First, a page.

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British Army goes on the road to support earthquake victims in Turkey whilst military medics share skills

The British Army’s airborne medics have brought care to isolated rural communities in Turkey whose medical facilities have not reopened since the earthquake. Whilst working together and sharing skills and experience, British and Turkish military and civilian medics has been a driving force in earthquake relief efforts in Turkey.

16 Medical Regiment has deployed at short notice to help the people of Turkey, setting up a joint medical treatment facility with Turkish and UK Emergency Medical Teams (EMT) at Turkoglu, close to the earthquake’s epicentre.

Working with the UK EMT, the medics sent a medical outreach patrol out to remote villages in the mountains of Kahramanmaras Province, treating 69 patients over two days.

The 10-strong team included a military GP, an emergency nurse and combat medical technicians; an emergency medicine consultant and an advanced care paramedic from UK EMT, which is funded by the Foreign and Commonwealth Office; and three interpreters.

By getting out on the road we’ve been able to reach more people who need help Combat Medical Technician Private Webb

Amid continuing aftershocks, the medics treated 43 patients in Akbayir on their first day, and then moved on to Sogutlu. After arriving in the village, where most buildings bear the scars of the earthquake, the team quickly set up an impromptu clinic in a community centre. Responding to an announcement on the village mosque’s public address system, the first patients were being treated within 15 minutes of the medics turning up. Within a few hours, 26 people had been treated and arrangements made to return a few days later.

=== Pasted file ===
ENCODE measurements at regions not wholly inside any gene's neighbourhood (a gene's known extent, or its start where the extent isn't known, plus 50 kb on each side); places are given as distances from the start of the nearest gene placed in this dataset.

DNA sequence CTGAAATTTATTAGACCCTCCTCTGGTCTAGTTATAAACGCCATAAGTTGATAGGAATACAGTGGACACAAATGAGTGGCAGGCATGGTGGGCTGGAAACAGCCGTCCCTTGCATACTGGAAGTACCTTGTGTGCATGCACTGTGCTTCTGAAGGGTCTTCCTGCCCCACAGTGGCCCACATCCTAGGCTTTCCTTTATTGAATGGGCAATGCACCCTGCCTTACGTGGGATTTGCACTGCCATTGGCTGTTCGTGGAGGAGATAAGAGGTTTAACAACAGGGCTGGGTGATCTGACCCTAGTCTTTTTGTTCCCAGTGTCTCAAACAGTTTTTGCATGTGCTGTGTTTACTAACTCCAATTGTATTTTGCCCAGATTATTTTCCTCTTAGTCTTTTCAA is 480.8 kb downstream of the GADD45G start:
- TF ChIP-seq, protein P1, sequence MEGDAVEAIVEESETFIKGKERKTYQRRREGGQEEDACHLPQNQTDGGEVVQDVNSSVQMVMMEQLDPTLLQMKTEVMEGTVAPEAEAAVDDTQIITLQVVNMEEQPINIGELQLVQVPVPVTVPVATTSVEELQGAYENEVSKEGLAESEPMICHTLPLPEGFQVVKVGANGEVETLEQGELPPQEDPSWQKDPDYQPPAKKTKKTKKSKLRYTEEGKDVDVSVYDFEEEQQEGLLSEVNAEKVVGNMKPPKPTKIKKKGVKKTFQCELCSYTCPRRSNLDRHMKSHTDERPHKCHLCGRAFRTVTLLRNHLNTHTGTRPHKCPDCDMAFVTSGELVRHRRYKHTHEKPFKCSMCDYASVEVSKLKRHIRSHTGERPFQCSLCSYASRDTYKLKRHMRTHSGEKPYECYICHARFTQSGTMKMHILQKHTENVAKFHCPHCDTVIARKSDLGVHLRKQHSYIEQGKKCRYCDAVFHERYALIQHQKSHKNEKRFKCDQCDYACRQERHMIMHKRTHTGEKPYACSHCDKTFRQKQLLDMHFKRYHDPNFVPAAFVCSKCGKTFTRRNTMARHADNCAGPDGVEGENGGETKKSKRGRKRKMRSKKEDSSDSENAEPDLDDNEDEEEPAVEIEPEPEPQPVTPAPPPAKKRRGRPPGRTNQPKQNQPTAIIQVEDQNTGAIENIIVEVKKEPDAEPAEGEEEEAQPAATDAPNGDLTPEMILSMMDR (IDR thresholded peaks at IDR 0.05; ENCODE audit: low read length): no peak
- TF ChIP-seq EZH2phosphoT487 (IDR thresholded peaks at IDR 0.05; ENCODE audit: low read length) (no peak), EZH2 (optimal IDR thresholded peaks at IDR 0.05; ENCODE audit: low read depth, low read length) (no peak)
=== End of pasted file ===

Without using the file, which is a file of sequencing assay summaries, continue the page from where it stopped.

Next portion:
Most of the patients’ problems were either respiratory issues brought about by living in tents in sub-zero temperatures since the earthquake struck, or people with long-term health conditions requiring medication.

Combat medical technician Private Jodie Webb said: “By getting out on the road we’ve been able to reach more people who need help. The level of destruction out in the villages is quite severe; it’s hard to picture your own family in this situation and that motivates you to do all that you can.

"We’ve been welcomed wherever we’ve gone, and patients’ have been really appreciative. I joined the Army as a medic because I wanted to help people, and it’s been so rewarding to do that during a humanitarian disaster on this scale.”

UK EMT emergency medicine consultant Darren Dewhurst said: “Turkey has a good healthcare system that is really kicking back into action after the earthquake, and we are here to support where we can. While hospitals are mostly open, community healthcare is still getting back on its feet and by doing this outreach work we are helping to bridge that gap.”

Mr Dewhurst said that there had been “a brilliant relationship” with the Army medics.

“Medically, the soldiers are highly skilled, professional and compassionate in how they treat patients,” he said. “But the organisational skills and mindset that the Army brings has been as much of an advantage. Soldiers are used to moving at short notice and are willing to accept uncertainty and discomfort, which are vital qualities for working in a disaster zone.”   

Pte Webb emphasised the significance of female medics in a Muslim country.